This story is the fourth in a six-part series featuring Novant Health pediatricians helping parents navigate their child’s development and telling them what to look for at each stage, from birth to adulthood.
The 6-to-10-year age range often begins as a time of fun for children and their parents, said Dr. Ann Condon of Novant Health Lakeside Pediatrics - Denver, located in North Carolina. Kids become immersed in school, making friends and riding their bikes. But around the age of 9 or so, Condon said, things often get a little more challenging as children often start going through an awkward phase.
The good news there, she added, is that families and their doctors are usually able to have some of their best discussions in the 6-to-10 age range as there tend to be fewer vaccinations and school-entry forms to manage during visits.
At this age, children should see their pediatrician once a year for a physical and in the fall for a flu shot, Condon said. Some common questions she encourages parents of elementary school age children to ask their pediatrician:
Is my child getting enough sleep?
“A lot of kids are sleep-deprived in the age range of 6 to 10, and sleep deprivation can lead to kids being overweight or having poor school performance,” Condon said. The problem, she said, is that there are too many distractions.
“They’re so plugged into video games or tablets … that they aren’t really going to bed at the time that they should be.” Just as important, she added, a lot of kids are overscheduled. “They come home (from school) and they’re going to this practice or that practice.” And then many are up late watching TV. She said the American Academy of Pediatrics (AAP) recommends children at this age sleep 9 to 12 hours per day.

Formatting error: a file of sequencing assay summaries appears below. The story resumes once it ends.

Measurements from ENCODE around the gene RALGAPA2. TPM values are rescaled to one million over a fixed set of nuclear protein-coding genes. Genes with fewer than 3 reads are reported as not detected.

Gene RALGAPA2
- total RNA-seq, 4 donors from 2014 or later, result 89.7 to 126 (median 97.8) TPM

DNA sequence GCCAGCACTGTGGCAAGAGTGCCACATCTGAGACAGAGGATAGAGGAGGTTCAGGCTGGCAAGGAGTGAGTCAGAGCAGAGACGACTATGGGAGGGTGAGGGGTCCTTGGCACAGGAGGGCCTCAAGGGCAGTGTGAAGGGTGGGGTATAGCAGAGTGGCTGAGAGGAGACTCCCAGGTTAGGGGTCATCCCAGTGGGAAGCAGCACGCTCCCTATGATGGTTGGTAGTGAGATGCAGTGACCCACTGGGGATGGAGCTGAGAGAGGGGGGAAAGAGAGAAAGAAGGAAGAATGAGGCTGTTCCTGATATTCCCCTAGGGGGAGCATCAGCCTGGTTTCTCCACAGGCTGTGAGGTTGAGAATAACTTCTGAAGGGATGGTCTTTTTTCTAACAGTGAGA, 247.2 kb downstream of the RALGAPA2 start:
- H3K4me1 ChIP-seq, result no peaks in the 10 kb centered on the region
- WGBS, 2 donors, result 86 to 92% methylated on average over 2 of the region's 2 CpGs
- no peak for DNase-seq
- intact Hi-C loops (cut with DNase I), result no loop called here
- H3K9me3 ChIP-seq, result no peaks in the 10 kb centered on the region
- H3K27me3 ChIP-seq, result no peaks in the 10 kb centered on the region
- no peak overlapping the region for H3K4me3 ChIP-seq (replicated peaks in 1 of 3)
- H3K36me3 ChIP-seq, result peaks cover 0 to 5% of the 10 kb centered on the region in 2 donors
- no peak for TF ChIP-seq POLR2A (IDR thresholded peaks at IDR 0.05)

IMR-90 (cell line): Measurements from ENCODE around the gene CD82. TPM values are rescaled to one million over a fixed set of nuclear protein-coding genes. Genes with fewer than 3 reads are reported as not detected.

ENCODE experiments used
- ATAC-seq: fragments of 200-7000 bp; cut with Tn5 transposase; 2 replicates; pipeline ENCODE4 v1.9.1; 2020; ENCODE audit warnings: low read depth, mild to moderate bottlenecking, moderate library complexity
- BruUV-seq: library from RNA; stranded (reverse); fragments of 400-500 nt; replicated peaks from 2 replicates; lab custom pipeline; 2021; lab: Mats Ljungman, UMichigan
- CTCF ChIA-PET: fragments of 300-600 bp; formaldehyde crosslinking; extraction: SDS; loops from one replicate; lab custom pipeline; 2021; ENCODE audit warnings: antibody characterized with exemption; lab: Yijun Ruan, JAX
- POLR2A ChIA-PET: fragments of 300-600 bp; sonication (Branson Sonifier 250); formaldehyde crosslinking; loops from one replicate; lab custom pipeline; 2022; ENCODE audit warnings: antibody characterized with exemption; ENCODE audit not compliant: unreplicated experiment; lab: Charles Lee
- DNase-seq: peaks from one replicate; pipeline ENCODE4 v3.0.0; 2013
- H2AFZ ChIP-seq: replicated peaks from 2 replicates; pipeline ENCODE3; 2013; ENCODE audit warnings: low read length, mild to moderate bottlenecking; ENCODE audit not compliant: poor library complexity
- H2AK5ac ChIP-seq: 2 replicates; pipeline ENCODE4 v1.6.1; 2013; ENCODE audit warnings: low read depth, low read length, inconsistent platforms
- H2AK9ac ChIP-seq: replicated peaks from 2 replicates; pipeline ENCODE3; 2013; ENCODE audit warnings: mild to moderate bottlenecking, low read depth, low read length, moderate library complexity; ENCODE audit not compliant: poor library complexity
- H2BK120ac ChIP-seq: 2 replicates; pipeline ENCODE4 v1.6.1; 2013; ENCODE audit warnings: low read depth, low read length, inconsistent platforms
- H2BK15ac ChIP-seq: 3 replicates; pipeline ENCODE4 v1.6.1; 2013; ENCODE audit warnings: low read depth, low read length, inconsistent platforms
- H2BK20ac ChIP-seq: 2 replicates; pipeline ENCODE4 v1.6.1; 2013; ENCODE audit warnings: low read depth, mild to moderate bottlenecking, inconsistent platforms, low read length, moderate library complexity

The solution to getting more sleep
Condon said children shouldn’t use electronic devices or watch TV for 90 minutes prior to going to bed. Screen time, she said, is a common reason kids have trouble sleeping.
“A lot of parents aren’t aware of the effects screens can have on sleep and say, ‘OK, you can watch one TV show before you go to bed,’ and that’s actually the worst thing you can do for your kids when it comes to screen time because it actually ramps kids up before they go to bed.”
Recent studies have shown links between screen time use and loss of sleep and the AAP also recommends parents require their kids to put away their electronic devices before going to their bedrooms at night.
What should my child be eating?
As with some of the preceding age ranges, Condon recommends parents follow the 5:2:1:0 rule with their children. That means five servings of fruits and vegetables a day, no more than two hours of screen time, at least one hour of physical activity and zero sugary drinks, including juice. Those numbers of fruits and vegetables and cutting sugary drinks are important for combatting obesity, she said.
What if my child is participating in sports?
“It’s great for kids to stay active. If they’re going to be playing a sport, kids and their parents should let their pediatrician know that because they should have certain things done for that particular sport,” Condon said. “We’re focusing a lot on concussions now. It’s very important to have a baseline concussion screening. Novant Health also has specialists in pediatric sports medicine, but a physical should be done by a pediatrician, too.”
Later in the 6-10 age range, some newer concerns will crop up as many kids, especially young girls, begin going through growth spurts and the early stages of puberty. Condon said parents and their children usually start asking puberty questions around ages 9 and 10, which is around fourth grade, and it usually begins with asking if the child is ready for deodorant. (Your nose will tell you, she said.)
Talking with your child about sex can often wait until just before middle school, Condon said. But she said some parents may want to consider discussing it a bit earlier if the child has older siblings.
Condon recommends parents of both boys and girls visit healthychildren.org, a site for parents founded by the American Academy of Pediatrics. As for book recommendations for the kids themselves for the age range, she strongly recommends for girls the book series, “The Care and Keeping of You,” which begins with a book for girls 8 and up. For boys, she recommends “The Boys Body Book.”